I enjoyed this post so much. I find ME’s relationship with JH so interesting and endearing. There is an openness, tenderness, and a level of consistent care that we don’t see in any other relationship. As you mentioned, he always touches JH when he sees him. It seems he touches JH more than he touches L! I just re-watched S6E1. I think Martin’s suggestion to Ruth to try a vigorous rocking motion if JH isn’t sleeping shows he continues to help with the non-sleeping baby. I found it annoying when Eleanor went on about ME not helping with the baby enough. I think he is quite an attentive father. Much better at caring for JH than Eleanor was! It will be interesting to see how the relationship between father and son continues to grow during S8.

  6. kjacobson@mindspring.com Post author

    Thank you Shauna. It has been a continuing factor in the Martin and Louisa saga that Martin always thinks about James, and I can only imagine that that means they want his relationship with James to represent their link to each other as well as the softer side of Martin. In S7 Martin moves to that abominable flat because he doesn’t want to uproot James; he wants to bathe James regularly; he offers to take James whenever help is needed, etc. To a certain extent James is a means of staying at the surgery and interacting with Louisa, and we know Martin has specific ideas about the rearing of children, but they seem to take pains to demonstrate Martin’s love for his son as well as his wife. It will be interesting to see what happens if they allow James to walk. He may end up getting into all sorts of mischief and become much more of an issue between this couple. We already know they don’t necessarily agree on how he should be educated, although Martin may have reconsidered his initial position that James should be sent to a boarding school by now. This is one area where there is room for exploration (and conflict).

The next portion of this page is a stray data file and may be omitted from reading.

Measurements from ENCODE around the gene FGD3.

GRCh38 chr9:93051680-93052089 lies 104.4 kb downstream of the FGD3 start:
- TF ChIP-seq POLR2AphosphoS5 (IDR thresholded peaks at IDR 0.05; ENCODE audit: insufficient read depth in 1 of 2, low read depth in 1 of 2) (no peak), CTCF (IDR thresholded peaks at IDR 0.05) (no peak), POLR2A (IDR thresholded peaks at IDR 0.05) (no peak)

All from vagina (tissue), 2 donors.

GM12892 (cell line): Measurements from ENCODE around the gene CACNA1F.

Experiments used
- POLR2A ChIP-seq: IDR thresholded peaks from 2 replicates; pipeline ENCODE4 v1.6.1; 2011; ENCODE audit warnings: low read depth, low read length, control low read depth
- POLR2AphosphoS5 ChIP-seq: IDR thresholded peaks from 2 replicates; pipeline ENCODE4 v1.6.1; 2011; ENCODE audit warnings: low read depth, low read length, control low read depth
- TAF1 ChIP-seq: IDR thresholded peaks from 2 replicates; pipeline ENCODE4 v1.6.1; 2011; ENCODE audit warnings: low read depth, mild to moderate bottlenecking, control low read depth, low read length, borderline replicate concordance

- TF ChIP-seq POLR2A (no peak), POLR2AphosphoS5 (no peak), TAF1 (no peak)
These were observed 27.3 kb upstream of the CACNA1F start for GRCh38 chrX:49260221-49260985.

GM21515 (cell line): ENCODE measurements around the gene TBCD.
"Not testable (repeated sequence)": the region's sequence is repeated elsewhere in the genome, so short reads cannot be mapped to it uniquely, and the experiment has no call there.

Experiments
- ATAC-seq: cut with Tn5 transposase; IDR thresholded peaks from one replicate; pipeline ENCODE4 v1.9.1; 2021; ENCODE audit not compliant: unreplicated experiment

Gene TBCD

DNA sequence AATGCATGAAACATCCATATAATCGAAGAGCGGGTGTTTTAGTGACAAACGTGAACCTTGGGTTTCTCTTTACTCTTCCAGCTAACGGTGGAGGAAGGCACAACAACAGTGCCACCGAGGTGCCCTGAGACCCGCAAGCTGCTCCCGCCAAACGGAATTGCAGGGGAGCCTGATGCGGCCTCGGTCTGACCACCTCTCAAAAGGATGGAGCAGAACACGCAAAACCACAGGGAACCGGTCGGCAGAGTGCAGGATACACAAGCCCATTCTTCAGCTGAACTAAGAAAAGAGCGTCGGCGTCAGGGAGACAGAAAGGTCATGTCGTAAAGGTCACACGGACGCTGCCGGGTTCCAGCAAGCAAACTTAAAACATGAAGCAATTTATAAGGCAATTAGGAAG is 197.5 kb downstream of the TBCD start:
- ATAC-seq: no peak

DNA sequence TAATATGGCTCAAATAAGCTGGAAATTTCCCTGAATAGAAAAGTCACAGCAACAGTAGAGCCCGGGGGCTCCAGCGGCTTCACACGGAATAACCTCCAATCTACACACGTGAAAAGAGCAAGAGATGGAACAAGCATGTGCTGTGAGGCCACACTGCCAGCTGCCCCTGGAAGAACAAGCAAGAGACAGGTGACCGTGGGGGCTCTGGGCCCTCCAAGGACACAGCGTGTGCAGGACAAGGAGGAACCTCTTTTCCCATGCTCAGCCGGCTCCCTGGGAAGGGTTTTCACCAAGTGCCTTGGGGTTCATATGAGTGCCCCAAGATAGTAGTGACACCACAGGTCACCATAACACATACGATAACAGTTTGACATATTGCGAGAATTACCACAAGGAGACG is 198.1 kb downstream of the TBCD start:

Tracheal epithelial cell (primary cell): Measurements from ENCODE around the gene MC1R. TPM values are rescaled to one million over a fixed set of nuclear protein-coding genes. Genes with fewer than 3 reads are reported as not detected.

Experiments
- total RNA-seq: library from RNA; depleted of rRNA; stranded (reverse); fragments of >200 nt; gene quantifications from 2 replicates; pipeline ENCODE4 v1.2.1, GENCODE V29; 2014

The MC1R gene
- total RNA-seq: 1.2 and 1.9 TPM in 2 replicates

7. Amy

    I’ve also been struck by what a caring and attentive father Martin is and what a good parenting partner he is. There are still many men who would not share the childcare as much as he does. So it really annoyed me that Louisa didn’t give him credit for that when asked by Dr T for three positives about Martin. Couldn’t she have said he was a good father instead of that he keeps the house tidy? He, after all, mentioned that she was a good mother.

    It will be interesting to see how much they use the character of JH in the upcoming series. They can’t keep him immobilized in a stroller forever!

  8. kjacobson@mindspring.com Post author

    She could have said that, but bringing up his tidiness is a recurring observation of hers. Even when she was looking for him in E8 she remarks that his place is always so tidy, she can’t tell if he was there the night before. It’s actually kind of funny that she lists his tidiness as a compliment when she usually finds it annoying. Another one of those ironic and oddly out of place things Louisa says throughout S7.

  9. Amy

    True, and I think that comment was one that made her seem to cold in S7. But now I think they were trying to convey her discomfort with therapy and her own insecurity about their relationship. Perhaps if Martin had answered first, she would have softened.

  10. Joemei

    I agree with many of you that Martin did share the childcare responsibility. One scene in S5, he carried JH to the harbor to take care of a patient and left him on the bench. Many fathers would not do so, especially a physician. He is a caring father.